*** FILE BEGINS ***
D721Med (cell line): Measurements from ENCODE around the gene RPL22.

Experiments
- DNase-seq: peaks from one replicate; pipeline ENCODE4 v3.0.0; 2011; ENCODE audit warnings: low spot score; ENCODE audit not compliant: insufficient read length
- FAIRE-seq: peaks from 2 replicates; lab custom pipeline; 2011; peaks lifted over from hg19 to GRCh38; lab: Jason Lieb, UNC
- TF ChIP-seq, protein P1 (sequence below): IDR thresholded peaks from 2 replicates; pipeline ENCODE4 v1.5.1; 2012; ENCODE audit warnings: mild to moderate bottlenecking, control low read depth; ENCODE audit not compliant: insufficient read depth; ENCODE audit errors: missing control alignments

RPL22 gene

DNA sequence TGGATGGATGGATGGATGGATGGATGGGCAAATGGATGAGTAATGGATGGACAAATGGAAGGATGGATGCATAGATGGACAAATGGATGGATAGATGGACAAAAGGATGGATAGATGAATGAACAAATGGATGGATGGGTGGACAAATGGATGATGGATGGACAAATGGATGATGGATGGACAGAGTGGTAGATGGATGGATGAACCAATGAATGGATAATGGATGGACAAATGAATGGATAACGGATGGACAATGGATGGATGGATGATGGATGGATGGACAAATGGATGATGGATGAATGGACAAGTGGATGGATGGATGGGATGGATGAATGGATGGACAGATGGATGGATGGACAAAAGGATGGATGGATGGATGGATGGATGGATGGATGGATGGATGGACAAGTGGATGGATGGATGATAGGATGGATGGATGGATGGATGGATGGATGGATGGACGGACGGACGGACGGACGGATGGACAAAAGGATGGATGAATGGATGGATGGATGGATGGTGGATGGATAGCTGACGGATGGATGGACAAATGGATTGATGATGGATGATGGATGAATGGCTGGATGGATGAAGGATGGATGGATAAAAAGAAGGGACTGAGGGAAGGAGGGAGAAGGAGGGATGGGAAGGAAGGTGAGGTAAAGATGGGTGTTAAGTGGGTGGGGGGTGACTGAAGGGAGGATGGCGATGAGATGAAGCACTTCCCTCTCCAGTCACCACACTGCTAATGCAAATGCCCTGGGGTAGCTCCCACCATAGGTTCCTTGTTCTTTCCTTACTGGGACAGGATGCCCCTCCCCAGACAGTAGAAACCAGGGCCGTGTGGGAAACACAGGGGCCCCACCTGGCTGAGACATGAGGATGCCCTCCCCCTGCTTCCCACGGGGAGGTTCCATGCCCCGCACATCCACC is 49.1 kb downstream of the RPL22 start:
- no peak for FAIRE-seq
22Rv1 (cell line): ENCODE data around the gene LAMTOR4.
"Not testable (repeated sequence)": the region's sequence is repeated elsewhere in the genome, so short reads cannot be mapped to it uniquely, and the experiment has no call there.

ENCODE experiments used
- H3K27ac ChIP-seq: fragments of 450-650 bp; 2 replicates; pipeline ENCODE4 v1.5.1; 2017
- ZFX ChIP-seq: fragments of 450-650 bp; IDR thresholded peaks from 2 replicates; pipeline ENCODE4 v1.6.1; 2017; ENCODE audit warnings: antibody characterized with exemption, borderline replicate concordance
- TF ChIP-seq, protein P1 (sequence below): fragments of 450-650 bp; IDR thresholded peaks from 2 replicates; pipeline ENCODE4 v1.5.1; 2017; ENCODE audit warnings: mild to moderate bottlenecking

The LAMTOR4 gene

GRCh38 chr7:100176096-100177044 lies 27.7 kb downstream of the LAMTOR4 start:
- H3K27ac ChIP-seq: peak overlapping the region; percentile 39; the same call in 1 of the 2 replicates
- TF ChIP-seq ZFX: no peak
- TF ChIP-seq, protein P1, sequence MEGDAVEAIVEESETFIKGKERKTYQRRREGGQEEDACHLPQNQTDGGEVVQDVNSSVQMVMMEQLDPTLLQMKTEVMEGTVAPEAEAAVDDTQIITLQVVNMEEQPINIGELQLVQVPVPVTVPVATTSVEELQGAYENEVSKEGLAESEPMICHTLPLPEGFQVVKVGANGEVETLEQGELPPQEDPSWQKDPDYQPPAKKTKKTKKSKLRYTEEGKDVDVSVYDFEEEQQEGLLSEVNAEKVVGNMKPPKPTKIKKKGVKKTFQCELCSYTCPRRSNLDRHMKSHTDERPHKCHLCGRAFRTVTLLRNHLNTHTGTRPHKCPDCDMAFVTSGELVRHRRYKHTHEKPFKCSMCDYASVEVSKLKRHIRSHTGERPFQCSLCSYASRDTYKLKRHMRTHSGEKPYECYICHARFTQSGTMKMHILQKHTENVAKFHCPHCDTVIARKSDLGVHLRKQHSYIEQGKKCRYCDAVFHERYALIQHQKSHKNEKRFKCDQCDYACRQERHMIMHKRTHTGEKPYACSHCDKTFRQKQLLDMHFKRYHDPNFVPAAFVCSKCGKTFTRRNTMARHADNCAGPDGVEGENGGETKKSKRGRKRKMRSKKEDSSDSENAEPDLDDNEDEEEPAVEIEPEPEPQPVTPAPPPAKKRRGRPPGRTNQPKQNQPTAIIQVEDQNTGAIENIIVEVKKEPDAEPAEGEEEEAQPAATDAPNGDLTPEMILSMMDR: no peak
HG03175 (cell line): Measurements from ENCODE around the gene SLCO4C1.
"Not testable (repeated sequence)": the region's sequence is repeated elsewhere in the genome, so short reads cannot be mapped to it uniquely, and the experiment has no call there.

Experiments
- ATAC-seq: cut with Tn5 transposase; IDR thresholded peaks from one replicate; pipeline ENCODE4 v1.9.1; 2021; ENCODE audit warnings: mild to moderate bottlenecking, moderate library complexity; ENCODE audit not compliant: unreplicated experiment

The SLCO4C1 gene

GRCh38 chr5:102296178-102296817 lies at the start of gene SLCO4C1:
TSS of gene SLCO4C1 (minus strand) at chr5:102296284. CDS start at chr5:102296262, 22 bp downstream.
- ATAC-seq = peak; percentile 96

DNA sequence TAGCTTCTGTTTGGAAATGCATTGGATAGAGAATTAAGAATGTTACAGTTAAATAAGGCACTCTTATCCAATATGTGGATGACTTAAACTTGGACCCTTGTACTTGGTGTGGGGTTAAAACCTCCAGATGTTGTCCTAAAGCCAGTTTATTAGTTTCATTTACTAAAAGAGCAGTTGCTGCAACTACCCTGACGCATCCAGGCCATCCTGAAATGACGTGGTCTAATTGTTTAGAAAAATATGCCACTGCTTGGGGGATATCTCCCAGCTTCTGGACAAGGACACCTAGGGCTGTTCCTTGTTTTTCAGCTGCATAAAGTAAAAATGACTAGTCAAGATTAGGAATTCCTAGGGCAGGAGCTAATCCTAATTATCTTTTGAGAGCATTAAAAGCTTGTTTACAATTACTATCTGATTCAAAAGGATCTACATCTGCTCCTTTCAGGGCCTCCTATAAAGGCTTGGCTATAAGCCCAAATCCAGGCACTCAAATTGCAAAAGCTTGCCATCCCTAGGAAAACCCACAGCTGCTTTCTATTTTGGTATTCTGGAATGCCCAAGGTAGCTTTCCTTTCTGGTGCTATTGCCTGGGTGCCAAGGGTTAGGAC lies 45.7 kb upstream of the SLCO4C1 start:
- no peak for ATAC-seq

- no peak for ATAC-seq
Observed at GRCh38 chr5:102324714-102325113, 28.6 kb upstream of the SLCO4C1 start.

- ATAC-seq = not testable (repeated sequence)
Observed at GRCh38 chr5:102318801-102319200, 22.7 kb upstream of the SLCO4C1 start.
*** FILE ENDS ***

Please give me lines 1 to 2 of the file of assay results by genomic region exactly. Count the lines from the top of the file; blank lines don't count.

D721Med (cell line): Measurements from ENCODE around the gene RPL22.

Experiments